Age related rites of passage, do they exist any more?

(This post originally appeared in a slightly different versionon as Age-Related Rites of Passage, Do They Exits Any More?)

It’s funny; when you are older the fact that someone was two grades ahead of you in high school or is 10 years older, scarcely matters.  In the teenage and even the college years, the difference of a few grade levels could make you grumble with anger when, say, you had to let your younger sister hang out with you and your friends.  The same separation of a few years could make you froth with anticipation when, say, an upperclassman noticed you.

I remember eagerly counting down months and years when I was younger to get to those signature ages when I could do whatever it was I’d been restricted from doing.  Some seem so innocuous now but some were, and still are enforced.  Here’s my list:

Rites of Passage that don’t exist any more:

Wearing my first sheer stockings and pumps (dress-up shoes with tiny heels).  My mother said I had to wait until I was 13, an official teenager. before I could wear stockings and pumps and then I could only wear them on Sundays to church or for special occasions. (I can still remember my anger when, only a few months later, my sister who was younger by 22 months was allowed to wear stockings and pumps.  Thus began a pattern where I, older sister, would follow the rules only to have them passed over by younger sis.)

Singing in the Intermediate Choir.  The Intermediate Choir was the choir between the Children’s Choir and the Adult Choir, in other words – teenagers.  Being with the teenagers was the place to be!  Despite becoming a teenager in June, I had to petition to get permission to officially cross over.

Changing my hair from pig- and pony-tails to a flip like the one worn by Marlo Thomas on her sitcom, That Girl.  I rolled my hair faithfully every night and slept with my head basically hanging off the side of the bed, so my flip would last all day.

Wearing Makeup – I don’t think I was ever officially allowed to wear make-up.  (I snuck and wore it to school beginning in high school making sure to wash it off before I got home.  Don’t tell my mother, please.) 

Wearing Black – I wasn’t allowed to wear a Black dress until I was out of high school.  (Now Black clothes are sold for all age levels, including infants.  I’ve bought some for my granddaughter.)

Getting a Social Security # – I remember my Mom sitting my sister and me down to fill out our applications when we were teenagers.  Now, parents get SS#s for children soon after birth, otherwise they don’t exist in the eyes of the IRS.  (No one wants to jeopardize a tax-deduction these days!)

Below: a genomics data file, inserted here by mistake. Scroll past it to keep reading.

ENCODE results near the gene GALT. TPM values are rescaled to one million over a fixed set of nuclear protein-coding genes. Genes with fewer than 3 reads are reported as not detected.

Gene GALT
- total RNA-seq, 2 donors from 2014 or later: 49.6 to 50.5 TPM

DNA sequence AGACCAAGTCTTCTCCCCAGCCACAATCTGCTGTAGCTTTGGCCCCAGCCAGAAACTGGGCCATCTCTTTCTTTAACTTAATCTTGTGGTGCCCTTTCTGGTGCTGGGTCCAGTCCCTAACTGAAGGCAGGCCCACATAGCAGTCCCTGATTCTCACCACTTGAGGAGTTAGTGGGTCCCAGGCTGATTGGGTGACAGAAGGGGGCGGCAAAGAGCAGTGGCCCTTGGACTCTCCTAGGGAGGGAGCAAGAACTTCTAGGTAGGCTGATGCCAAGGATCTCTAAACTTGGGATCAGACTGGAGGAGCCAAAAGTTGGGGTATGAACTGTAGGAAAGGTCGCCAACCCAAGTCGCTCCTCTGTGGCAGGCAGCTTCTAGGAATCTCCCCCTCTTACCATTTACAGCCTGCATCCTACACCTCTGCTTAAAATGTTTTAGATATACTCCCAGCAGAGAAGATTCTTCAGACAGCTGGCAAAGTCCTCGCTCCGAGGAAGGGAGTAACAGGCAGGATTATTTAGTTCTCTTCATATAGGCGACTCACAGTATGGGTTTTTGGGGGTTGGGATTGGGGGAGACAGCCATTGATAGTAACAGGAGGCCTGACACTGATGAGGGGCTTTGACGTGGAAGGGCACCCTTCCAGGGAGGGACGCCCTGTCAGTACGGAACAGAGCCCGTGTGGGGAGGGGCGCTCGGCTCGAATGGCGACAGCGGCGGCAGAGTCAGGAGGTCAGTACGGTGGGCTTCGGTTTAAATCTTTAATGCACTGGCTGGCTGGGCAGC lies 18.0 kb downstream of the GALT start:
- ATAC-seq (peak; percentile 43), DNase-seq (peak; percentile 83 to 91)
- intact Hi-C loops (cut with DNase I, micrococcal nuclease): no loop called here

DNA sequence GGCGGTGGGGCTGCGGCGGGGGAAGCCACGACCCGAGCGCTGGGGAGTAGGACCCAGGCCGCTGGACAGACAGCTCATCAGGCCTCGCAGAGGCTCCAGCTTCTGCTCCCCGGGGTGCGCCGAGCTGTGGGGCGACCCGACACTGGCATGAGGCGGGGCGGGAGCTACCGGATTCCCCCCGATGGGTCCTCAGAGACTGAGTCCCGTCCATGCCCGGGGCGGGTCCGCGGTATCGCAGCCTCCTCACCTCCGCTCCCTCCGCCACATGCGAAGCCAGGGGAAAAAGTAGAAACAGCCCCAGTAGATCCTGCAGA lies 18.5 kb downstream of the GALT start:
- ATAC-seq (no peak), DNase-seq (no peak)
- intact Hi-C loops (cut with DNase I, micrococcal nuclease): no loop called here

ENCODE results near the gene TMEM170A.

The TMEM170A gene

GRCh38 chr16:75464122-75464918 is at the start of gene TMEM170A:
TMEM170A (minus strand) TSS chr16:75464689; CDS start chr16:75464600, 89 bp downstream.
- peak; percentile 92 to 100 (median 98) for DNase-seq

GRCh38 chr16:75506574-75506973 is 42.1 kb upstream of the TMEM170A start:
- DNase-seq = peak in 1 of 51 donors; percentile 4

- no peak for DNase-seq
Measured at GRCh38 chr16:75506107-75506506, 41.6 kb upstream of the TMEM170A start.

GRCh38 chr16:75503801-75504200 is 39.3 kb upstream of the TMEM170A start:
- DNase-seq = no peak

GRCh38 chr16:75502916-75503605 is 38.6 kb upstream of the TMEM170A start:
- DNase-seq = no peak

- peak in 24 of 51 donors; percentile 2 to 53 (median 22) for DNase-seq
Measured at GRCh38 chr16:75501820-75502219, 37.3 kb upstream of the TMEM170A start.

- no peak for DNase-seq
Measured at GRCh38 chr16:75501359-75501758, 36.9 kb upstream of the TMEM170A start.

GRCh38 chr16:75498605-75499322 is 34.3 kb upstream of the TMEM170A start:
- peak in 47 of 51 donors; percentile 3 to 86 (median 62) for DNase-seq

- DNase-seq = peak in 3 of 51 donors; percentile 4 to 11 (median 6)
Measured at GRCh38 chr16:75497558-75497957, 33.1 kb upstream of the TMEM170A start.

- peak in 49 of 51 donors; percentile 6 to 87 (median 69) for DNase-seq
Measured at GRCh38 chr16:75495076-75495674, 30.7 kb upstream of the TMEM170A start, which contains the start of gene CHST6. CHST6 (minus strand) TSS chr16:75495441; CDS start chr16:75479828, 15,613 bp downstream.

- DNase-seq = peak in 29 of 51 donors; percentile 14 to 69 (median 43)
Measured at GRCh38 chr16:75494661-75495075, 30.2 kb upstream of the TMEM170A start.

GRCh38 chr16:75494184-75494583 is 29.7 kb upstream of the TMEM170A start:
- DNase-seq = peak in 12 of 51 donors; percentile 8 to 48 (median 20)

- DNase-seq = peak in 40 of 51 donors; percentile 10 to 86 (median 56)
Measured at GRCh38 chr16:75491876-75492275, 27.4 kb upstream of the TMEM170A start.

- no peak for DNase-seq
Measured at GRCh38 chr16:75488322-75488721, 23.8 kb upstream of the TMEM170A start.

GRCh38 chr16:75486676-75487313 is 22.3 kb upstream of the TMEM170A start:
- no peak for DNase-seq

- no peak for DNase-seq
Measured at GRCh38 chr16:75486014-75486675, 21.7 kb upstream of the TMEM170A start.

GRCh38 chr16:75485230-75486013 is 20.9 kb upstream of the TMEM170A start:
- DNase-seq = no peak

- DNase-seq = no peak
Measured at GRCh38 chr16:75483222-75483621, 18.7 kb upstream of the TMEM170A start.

Getting my ears pierced – My Mom pierced me and my sister’s ears at home using a sterilized needle and thread, later replaced by a short straw burned at both ends for a period of days until we got gold hoops.  This was done according to tradition and the sign of the moon when we were starting elementary school.  Now many children’s ears are pierced within the first year of life and that includes some boys as well as girls.

Being allowed to have boy company – Other than close cousins, my sister and I were not allowed any boy company until my father deemed us ready.  For me, this happened when I was age 15.  It was a big deal.  The boy’s name has passed from memory but he went to Soldan High and he had to endure my father’s questions.  For most of the visit ,my father sat in the living room with us, leaving us alone for maybe ½ hour.

Barbara Curtis shared the following “Dads: Rules for Dating My Daughter” on  her Mommy Life blog. The first part has a form that a prospective date must fill out,  “For Permission to Date My Daughter.”    It includes such essay questions as: “In 50 words or less, what does ‘LATE’ mean to you?”  The questions are followed by Daddy’s Rules for Dating:

Rule One:
If you pull into my driveway and honk you’d better be delivering a package, because you’re sure not picking anything up.

Boys also had certain rite.  For the boys “back in the day” one of the rites of passage would have included getting the first haircut (usually at 1 year of age) and shaving for the first time.

Rites of Passage that still exist:

Getting working papers – I had to be 16 to get my working papers.  It was a serious affair, going to the county office and filling out an actual form bringing my recently acquired social security card and carefully tended birth certificate, items that my mother stored like treasures in a special box. Now the official age for working is 14 but I’m not sure if there are official forms to fill out.

Getting a Learner’s Permit and taking Driving Lessons – I know the strictures around this still exist although, across the country especially in urban areas, many schools have eliminated school-provided Driver’s Ed lessons and parents have to pay for private driving lessons or, gulp, teach the kids themselves.